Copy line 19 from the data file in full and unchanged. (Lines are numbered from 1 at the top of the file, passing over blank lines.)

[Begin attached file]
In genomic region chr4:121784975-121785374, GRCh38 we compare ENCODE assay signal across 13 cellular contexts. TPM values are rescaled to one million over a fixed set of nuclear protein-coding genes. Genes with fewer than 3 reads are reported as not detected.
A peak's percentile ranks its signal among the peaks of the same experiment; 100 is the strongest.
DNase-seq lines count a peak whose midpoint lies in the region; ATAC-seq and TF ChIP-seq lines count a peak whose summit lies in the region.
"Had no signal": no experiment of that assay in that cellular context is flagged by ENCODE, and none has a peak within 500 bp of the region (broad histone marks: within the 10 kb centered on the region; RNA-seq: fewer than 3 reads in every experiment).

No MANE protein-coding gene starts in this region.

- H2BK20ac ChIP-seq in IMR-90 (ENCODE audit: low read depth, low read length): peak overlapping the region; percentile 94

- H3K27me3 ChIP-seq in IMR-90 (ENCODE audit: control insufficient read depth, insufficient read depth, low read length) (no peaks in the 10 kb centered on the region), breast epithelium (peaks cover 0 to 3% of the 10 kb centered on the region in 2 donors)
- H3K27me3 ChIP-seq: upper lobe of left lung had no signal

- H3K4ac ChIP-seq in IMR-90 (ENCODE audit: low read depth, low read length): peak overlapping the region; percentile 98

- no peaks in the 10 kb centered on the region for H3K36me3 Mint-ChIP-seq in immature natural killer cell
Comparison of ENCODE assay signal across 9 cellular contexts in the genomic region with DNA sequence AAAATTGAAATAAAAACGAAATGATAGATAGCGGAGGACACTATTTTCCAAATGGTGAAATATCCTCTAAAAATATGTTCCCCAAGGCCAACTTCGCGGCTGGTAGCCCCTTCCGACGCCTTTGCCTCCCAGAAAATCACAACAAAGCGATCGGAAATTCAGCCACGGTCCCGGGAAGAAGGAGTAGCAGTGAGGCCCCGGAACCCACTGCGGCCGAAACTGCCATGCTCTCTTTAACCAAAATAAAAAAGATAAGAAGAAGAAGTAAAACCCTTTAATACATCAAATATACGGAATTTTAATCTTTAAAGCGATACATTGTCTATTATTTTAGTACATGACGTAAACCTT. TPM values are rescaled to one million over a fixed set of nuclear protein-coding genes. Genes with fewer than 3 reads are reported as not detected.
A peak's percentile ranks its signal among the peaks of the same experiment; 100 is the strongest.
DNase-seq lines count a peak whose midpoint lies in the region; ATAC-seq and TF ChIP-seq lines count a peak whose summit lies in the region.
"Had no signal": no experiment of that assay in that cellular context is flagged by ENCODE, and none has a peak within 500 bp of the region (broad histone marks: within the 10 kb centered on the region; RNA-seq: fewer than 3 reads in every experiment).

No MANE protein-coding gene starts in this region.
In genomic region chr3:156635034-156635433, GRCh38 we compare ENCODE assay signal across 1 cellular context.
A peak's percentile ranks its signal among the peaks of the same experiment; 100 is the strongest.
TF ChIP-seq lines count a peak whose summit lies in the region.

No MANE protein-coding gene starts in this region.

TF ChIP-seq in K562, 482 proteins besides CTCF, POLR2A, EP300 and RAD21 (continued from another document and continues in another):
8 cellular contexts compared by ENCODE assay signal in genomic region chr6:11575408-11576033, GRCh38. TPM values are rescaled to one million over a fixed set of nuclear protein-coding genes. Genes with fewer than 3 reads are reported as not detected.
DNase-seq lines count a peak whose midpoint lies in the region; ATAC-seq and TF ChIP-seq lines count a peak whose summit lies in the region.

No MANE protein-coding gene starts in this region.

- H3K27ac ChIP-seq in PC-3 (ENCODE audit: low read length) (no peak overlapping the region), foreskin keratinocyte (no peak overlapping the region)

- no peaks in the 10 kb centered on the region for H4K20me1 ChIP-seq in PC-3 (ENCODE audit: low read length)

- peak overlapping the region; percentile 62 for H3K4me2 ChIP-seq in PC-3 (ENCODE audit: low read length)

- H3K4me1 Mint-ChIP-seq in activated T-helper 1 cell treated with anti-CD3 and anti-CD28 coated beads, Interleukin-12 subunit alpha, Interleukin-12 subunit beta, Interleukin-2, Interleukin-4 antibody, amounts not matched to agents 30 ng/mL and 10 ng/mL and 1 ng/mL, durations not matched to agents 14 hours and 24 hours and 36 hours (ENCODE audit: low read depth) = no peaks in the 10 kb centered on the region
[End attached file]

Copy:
No MANE protein-coding gene starts in this region.